After the explosion of the last decade or so, the number of form factors in the microcontroller and single-board computer market is collapsing down to just a few. We’re seeing the Raspberry Pi form factor dominate the SBC space, and while the ‘classic’ Arduino form factor is still common, the Adafruit Feather is now often copied in the microcontroller market. However while it is popular enough, especially in the US, the BBC Micro:bit hasn’t seen its form factor imitated. At least, until now.
The Banana Pi Bit, or “BPI:bit” for short, strongly resembles the BBC Micro:bit although it doesn’t quite share the form factor—the Micro:bit is 50 × 40 mm, while the BPI:bit is slightly larger at 50 × 50 mm—yet it does have the same 20-pin sewable edge connector as the original board.
Based around a ESP-WROOM-32 module, just like the Micro:bit, the board offers 25 programmable LEDs on one side. On the flip-side, along with the ESP32 module are 2× light sensors, a thermistor, and a 9-axis IMU, an InvenSense MPU-9250. The board also has two user programmable buttons and a buzzer. Whereas the original Micro:bit only supports Bluetooth LE, the BPI:bit has both Wi-Fi and Bluetooth LE support provided by the ESP32.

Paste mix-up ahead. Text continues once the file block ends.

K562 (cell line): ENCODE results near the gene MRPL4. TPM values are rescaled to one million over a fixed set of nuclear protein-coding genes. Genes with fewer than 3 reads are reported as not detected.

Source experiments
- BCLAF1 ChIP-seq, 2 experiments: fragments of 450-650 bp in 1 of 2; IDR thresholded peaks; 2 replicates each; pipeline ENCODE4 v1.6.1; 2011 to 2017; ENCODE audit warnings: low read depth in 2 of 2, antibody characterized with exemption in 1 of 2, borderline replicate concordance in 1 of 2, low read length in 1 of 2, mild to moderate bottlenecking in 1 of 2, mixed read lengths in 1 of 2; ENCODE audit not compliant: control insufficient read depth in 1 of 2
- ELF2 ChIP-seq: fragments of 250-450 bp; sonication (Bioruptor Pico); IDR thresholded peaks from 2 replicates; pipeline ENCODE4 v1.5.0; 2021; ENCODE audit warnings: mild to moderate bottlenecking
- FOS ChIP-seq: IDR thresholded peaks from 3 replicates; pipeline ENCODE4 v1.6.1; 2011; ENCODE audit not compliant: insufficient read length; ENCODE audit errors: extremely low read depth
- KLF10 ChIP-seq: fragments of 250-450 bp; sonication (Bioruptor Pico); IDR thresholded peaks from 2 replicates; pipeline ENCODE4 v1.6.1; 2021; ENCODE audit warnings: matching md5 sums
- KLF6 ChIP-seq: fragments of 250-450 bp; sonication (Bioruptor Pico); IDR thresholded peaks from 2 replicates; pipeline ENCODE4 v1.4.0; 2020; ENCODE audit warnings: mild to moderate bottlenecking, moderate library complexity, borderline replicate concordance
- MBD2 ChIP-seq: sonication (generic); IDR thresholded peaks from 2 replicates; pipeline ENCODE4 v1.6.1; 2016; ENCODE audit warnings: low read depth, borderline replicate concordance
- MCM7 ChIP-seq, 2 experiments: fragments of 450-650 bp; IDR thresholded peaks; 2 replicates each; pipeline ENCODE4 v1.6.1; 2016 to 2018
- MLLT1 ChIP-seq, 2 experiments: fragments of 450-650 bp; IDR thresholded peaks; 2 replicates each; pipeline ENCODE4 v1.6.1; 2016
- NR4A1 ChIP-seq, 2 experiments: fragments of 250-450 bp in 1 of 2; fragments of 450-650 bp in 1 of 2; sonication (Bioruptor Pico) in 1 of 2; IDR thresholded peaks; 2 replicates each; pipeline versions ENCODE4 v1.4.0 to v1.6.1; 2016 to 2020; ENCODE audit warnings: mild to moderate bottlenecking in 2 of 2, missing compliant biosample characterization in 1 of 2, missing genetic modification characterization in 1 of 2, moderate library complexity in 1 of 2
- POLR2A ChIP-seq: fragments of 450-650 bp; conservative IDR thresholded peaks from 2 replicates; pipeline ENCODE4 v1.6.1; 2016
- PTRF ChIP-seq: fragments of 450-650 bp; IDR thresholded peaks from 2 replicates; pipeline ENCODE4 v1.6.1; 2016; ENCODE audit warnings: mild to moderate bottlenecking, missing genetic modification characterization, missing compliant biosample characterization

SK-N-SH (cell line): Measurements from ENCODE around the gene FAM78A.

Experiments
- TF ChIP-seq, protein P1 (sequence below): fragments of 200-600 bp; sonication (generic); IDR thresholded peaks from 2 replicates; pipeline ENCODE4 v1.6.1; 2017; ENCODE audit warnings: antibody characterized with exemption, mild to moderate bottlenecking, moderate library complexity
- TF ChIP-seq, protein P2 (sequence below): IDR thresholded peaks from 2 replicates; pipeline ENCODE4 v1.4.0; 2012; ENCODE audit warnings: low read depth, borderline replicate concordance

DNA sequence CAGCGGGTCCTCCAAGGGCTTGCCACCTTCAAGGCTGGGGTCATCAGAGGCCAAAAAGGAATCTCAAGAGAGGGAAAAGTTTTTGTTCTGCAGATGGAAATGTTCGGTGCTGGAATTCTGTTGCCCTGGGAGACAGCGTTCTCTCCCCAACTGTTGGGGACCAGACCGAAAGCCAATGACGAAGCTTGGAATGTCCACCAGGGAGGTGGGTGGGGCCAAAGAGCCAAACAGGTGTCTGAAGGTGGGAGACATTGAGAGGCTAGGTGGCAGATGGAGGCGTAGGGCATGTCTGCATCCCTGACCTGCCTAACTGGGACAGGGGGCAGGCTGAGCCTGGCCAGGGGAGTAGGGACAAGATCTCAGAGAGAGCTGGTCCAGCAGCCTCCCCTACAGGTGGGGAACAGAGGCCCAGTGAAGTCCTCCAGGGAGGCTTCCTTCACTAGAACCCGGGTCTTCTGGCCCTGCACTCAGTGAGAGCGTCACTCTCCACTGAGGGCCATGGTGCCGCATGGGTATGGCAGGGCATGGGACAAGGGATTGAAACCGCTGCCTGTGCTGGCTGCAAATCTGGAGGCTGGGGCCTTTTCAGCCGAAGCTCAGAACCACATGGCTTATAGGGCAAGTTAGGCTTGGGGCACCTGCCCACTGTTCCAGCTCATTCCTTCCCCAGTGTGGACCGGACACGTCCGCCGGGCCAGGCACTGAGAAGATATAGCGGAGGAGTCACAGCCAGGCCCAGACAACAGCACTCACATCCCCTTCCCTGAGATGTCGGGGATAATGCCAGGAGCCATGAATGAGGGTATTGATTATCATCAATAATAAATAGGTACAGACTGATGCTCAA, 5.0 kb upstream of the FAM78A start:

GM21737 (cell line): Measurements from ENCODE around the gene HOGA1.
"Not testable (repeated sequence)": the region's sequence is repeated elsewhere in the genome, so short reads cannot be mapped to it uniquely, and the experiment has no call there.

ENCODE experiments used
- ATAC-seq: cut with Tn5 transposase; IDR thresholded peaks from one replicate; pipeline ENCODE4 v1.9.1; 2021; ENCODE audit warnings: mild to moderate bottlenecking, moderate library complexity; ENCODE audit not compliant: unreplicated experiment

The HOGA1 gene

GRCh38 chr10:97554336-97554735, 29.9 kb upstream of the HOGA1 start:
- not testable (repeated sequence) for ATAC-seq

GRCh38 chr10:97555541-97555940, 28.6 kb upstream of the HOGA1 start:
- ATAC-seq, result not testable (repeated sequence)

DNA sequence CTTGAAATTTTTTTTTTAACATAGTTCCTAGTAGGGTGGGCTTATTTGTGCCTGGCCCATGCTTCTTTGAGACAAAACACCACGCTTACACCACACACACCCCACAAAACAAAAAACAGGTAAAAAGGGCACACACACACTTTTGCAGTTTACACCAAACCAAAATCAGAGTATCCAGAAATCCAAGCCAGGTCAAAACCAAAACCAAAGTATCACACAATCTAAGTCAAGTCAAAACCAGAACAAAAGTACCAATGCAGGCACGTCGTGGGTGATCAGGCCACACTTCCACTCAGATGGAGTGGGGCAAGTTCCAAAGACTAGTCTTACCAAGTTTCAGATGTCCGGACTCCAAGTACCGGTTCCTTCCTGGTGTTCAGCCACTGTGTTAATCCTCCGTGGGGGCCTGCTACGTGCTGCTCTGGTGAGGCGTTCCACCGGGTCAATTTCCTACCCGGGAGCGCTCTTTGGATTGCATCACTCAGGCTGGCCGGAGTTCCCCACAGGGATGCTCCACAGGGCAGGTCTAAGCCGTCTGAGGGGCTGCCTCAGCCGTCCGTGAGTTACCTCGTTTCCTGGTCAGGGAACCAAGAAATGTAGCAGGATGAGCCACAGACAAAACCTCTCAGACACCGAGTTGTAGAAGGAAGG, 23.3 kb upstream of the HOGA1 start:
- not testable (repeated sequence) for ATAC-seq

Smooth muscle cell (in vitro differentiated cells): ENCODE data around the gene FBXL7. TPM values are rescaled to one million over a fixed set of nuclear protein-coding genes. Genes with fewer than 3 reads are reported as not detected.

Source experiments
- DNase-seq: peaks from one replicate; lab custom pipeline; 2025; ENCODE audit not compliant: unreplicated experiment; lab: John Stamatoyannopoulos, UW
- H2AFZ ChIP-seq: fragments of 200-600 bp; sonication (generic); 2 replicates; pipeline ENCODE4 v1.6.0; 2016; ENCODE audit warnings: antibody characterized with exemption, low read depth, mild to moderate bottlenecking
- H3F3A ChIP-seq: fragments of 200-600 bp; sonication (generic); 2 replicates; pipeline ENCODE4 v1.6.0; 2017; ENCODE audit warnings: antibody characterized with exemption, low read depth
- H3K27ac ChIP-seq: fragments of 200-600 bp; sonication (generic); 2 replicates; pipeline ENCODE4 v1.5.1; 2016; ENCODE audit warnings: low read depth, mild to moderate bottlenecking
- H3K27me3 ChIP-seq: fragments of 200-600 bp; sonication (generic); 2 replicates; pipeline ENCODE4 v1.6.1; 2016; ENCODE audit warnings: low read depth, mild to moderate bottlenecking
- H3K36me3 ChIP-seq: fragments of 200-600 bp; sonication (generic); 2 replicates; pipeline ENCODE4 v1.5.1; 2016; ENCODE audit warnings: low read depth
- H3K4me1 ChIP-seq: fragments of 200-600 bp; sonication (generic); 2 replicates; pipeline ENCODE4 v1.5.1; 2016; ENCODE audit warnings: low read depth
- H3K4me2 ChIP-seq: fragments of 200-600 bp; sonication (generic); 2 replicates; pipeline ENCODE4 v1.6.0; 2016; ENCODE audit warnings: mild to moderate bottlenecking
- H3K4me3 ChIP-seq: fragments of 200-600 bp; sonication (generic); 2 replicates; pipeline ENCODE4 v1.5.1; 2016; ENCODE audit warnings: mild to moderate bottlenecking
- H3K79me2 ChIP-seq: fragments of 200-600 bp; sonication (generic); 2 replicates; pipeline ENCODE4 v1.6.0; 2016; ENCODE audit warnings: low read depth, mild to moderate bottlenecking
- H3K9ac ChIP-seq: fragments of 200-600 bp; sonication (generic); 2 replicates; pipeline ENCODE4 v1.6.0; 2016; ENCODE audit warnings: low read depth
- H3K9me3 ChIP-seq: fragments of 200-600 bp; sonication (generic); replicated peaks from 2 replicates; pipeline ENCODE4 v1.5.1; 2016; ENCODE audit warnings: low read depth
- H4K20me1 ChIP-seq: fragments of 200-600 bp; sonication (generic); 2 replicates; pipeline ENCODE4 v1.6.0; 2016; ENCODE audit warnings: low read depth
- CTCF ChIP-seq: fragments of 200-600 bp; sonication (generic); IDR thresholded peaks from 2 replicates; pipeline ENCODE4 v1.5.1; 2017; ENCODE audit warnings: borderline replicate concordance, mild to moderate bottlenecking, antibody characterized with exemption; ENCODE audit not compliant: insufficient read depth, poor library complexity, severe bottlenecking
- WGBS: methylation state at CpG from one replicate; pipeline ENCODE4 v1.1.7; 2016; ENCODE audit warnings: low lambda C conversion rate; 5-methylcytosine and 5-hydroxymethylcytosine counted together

The board supports development using Webduino, PlatformIO, Scratch X, and of course the Arduino development environment. There is also MicroPython support with custom firmware available on GitHub allowing you to write Python code to directly control the BPI:bit hardware.
The BPI:bit is currently on AliExpress and costs $19.50 plus shipping, with documentation available on GitHub in both Chinese, and English, alongside code examples showing how to use the onboard LEDs and IMU. Support for the board can be found on the official forums.